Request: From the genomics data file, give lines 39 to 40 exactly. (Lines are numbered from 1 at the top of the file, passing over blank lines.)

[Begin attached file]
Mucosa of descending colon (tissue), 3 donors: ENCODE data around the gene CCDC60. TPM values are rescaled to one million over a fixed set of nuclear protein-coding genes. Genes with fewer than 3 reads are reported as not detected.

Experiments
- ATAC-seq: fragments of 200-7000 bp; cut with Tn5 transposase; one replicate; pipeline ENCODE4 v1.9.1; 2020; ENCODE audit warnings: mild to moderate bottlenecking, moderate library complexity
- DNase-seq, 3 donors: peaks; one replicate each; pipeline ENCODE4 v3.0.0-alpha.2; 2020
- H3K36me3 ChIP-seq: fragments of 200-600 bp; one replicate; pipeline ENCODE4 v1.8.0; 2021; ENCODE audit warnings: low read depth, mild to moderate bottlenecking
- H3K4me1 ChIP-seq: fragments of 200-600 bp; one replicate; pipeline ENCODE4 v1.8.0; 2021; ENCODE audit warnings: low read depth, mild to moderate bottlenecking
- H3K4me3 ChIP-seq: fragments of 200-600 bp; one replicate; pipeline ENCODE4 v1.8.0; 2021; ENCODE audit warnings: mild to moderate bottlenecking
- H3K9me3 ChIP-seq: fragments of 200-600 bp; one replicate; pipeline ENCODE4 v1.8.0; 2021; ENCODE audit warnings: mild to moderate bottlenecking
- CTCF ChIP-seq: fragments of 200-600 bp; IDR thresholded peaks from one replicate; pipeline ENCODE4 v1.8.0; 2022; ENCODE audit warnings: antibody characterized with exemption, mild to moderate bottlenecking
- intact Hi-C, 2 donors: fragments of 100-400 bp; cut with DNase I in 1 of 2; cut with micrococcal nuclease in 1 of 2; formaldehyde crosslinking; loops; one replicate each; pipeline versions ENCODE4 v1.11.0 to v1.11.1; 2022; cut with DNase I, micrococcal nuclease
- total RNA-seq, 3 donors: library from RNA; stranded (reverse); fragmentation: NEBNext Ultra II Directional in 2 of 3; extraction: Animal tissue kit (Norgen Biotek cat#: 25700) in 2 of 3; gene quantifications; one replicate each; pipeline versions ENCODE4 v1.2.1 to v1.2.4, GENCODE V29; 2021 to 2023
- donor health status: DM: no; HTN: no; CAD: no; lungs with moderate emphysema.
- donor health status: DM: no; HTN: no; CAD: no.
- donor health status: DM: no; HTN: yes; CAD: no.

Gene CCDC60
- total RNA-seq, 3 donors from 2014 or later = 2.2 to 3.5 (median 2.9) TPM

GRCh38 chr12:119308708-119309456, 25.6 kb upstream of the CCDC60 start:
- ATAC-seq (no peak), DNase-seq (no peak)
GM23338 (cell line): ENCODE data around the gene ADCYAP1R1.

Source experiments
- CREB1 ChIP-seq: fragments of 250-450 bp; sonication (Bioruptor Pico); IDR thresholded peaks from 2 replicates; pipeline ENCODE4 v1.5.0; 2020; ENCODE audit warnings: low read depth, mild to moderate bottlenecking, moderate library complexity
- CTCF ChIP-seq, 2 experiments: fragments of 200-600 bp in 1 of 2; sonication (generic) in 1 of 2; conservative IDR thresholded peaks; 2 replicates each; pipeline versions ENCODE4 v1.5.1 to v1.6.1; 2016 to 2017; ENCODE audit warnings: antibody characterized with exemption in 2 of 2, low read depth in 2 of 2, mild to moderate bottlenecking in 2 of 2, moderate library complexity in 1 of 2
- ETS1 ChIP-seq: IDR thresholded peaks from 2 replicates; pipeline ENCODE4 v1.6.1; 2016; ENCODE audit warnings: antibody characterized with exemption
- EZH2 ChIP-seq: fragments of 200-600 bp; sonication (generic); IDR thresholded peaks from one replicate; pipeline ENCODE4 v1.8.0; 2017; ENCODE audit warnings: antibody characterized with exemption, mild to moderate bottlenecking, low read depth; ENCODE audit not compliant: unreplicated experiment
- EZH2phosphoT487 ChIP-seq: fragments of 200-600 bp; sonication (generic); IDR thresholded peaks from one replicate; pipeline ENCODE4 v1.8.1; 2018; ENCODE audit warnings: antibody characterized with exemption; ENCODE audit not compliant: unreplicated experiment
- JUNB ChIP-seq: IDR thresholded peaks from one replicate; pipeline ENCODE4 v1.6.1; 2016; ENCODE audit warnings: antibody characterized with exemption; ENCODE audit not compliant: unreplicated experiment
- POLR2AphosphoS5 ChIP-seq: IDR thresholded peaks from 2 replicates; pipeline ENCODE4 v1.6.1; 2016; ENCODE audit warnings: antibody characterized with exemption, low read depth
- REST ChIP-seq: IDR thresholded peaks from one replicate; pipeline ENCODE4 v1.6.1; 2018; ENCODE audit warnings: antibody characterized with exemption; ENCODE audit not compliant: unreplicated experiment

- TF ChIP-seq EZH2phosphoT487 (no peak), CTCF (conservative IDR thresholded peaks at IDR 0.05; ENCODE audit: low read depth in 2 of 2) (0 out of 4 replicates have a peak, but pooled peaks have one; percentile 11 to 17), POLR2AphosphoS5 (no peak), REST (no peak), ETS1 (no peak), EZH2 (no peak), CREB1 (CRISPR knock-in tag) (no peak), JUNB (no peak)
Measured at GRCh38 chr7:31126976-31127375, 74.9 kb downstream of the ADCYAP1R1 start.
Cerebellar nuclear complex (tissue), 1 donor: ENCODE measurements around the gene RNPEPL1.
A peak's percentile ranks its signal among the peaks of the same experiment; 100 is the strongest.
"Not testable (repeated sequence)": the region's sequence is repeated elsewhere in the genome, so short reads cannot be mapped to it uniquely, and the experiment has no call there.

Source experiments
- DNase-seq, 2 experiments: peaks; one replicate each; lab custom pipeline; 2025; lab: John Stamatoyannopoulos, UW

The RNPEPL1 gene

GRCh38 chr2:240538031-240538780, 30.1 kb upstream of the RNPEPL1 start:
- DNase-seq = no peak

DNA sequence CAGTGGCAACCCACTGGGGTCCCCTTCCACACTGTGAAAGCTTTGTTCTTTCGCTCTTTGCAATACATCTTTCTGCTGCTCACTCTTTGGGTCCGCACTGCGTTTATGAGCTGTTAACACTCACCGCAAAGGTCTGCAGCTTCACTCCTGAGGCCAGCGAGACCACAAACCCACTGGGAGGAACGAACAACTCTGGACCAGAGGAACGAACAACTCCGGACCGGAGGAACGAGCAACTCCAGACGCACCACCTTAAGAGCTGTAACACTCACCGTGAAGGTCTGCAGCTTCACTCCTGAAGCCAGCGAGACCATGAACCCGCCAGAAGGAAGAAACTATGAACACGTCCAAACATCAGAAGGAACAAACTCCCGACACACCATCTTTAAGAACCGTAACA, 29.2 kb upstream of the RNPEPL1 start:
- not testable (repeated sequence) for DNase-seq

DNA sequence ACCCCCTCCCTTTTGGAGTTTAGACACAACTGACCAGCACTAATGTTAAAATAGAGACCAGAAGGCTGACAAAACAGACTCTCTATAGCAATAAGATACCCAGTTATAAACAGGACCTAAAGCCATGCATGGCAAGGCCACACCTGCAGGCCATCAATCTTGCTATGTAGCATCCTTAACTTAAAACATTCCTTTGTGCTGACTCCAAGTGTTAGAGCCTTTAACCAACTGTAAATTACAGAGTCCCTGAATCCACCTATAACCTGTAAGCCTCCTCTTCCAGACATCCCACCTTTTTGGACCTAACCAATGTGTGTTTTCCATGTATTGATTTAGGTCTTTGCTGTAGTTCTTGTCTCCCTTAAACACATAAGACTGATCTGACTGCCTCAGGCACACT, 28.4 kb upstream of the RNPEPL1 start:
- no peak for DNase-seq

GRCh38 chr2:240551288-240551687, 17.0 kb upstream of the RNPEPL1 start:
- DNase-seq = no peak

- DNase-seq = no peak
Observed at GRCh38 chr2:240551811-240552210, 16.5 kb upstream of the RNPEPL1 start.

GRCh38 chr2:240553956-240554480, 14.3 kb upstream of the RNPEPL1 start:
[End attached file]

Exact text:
DNA sequence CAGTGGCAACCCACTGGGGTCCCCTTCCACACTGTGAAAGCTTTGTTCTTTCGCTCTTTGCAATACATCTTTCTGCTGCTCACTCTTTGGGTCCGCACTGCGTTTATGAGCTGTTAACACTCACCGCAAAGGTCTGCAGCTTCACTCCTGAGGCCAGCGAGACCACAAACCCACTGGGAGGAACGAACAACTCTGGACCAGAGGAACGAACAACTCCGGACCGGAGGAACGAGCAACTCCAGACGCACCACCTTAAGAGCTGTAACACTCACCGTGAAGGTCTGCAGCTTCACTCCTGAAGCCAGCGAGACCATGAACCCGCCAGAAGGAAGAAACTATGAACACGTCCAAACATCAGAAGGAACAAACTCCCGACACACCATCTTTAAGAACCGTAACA, 29.2 kb upstream of the RNPEPL1 start:
- not testable (repeated sequence) for DNase-seq